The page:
The furthest east in Europe I’ve ever been, Vilnius in Lithuania was the host capital to the annual European Haemophilia Consortium Conference, which celebrated its 30th anniversary year. It was also a milestone event for me personally, having been asked to speak for the first time as part of an industry-sponsored symposium.
The symposium title was, Patients as pioneers in haemophilia care: Understanding the past, partnering for the future. Its organiser, Pfizer, aimed to explore patient and physician perspectives in the changing treatment landscape and the role of patients in bringing breakthrough therapies to market.
It was a pleasure to share the stage with Dr. Dan Hart, Honorary Consultant Haematologist at The Royal London Hospital, and Dr. Glenn Pierce, a prominent figure in the biotechnology and bleeding disorders community.
Many thanks to Pfizer for inviting me, Dr. Martin Schulz, Pfizer Regional Medical Team Lead Haemophilia, for co-chairing and to all of those who attended. For those who couldn’t make it and are interested in what I had to say, here are some key aspects I covered in my presentation:
‘Evolution in haemophilia care’
I set the scene with my grandad, David and through a visual timeline, spoke about his haemophilia care in comparison with my own. With no treatment options for almost half of his life, he developed serious joint damage. The eventual breakthrough in plasma-derived factor production during the ‘70s was a turning point and, subsequently, it was made possible for him to infuse at home. Tragically, progress came at a price; like many of his era, his life would be cut short as a result of contaminated blood products.
Necessity meant that treatment was made safer for mine and my brothers’ generation. However, being treated on demand in my early years, I too, like grandad, have developed significant joint arthropathy. In fact, I have a fused ankle, as do both of my siblings. For my parents, it was a big ask to routinely inject each of us during the everyday of a busy family life. The move to self-treating and secondary prophylaxis at around 10 years old went some way towards reducing my bleeding episodes. Still, my story only goes to prove that early prevention and intervention is undoubtedly the priority when it comes to good outcomes.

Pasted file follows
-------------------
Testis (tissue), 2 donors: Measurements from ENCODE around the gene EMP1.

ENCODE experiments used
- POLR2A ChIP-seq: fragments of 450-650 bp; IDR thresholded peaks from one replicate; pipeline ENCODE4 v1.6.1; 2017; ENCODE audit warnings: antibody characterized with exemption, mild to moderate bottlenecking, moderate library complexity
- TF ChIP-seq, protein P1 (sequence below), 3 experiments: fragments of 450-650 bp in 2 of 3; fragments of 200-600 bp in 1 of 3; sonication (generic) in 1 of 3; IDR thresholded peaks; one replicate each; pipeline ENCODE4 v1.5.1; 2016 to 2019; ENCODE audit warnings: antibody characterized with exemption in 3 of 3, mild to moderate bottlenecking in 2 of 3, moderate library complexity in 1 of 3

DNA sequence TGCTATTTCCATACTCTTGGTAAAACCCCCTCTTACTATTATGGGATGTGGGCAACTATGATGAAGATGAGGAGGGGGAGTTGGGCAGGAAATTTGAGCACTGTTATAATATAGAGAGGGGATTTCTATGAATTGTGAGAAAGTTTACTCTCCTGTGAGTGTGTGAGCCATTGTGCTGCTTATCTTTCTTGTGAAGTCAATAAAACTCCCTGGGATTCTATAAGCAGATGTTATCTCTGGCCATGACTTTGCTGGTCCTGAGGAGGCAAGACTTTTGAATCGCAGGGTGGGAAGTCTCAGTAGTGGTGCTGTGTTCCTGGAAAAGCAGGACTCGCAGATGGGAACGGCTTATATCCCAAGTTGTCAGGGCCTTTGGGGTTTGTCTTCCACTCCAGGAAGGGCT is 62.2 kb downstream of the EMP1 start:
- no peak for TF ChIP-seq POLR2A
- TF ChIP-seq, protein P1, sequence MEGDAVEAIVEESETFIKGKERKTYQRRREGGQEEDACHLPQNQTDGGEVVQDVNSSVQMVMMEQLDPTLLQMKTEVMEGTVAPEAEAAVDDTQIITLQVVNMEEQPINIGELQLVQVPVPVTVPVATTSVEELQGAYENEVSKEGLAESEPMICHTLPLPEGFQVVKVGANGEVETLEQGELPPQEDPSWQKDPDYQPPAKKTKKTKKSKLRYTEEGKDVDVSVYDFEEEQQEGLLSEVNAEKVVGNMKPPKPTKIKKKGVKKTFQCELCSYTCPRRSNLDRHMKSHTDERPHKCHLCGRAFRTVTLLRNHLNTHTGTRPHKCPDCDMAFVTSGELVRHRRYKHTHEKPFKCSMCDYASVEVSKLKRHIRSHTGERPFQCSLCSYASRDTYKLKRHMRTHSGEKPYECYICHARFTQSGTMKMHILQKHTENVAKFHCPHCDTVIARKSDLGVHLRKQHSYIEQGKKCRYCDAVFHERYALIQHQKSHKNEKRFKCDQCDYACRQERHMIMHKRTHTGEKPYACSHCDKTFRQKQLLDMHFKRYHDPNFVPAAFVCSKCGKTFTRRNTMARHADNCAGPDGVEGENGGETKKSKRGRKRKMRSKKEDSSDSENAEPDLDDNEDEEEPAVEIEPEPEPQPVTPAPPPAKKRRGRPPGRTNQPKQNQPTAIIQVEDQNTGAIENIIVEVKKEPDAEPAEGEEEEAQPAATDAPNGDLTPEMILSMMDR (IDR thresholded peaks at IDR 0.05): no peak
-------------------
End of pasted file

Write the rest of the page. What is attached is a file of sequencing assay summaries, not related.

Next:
The benefit of prophylaxis, the so-called “Gold Standard of treatment”, has been key to offering us more life choices than would have otherwise been possible, myself included. Nonetheless, I never truly appreciated how my care needs would manifest. On screen, I demonstrated 14 separate healthcare providers I’ve needed to access in the past year alone to help me live as independently as possible. I’m grateful to have access in the first place and I appreciate that, for many others, the services needed extends far beyond my own.
It goes to show that a multidisciplinary care approach to haemophilia is fundamental. Yet, where developed healthcare systems exist, as in the UK, it can be complex and frustrating for patients and caregivers to navigate the most efficient route. What about as I get older? I expect it’s not going to get any easier…
‘In The Driving Seat’
It’s a bit embarrassing to admit it but, at 28, I’m still learning to drive. But, during my presentation, I likened my experience to that of an ideal patient/physician relationship where best individual outcomes can be achieved.
It makes sense for me to be behind the wheel; I’m living day-to-day with my condition, so I would like to be steering the direction of my treatment and care based on my lifestyle choices… but with dual control. I need the physician’s expertise in setting realistic treatment goals, but also be ready to put on the brakes if they think I’m going the wrong way about it. I also want to feel at ease to express any concerns, with the physician willing to adapt his or her approach tailored to my needs. They need to be open minded to other influences affecting how I’m managing my haemophilia (e.g. mental wellbeing), whilst helping me to identify hazards that could put me at risk.
I shared a case study about a 14-year-old boy suffering a psoas bleed resulting from sexual activity. Aside from the fact that he’s underage, is he understanding why, when and how much to treat to give him suitable cover? Who does he feel comfortable talking about this with and are there services easily accessible to support and educate him?
There are now tools at our disposal to benefit both the patient/caregiver and clinical team when informing treatment decisions.
I spoke about my personal use of an online and mobile treatment tracker, which can immediately flag up bleeds and lead to swifter action – unlike yesteryear, when months went by in-between posting paper records. There are also devices to assess and visualise peak and trough clotting factor levels, which lead to my prophylaxis dosing being adjusted to ensure optimum benefit. What’s more, the introduction of point of care ultrasound as part of my physio assessments have encouraged dialogue around joint management that I haven’t previously had.
The event provided a great platform for discussion around these topics and beyond. If you would like to join the conversation, why not get in touch? You can tweet me and the team at @PulseInSync with your thoughts and questions – we would love to hear from you! Also, please check out more photos from the event on our Facebook page.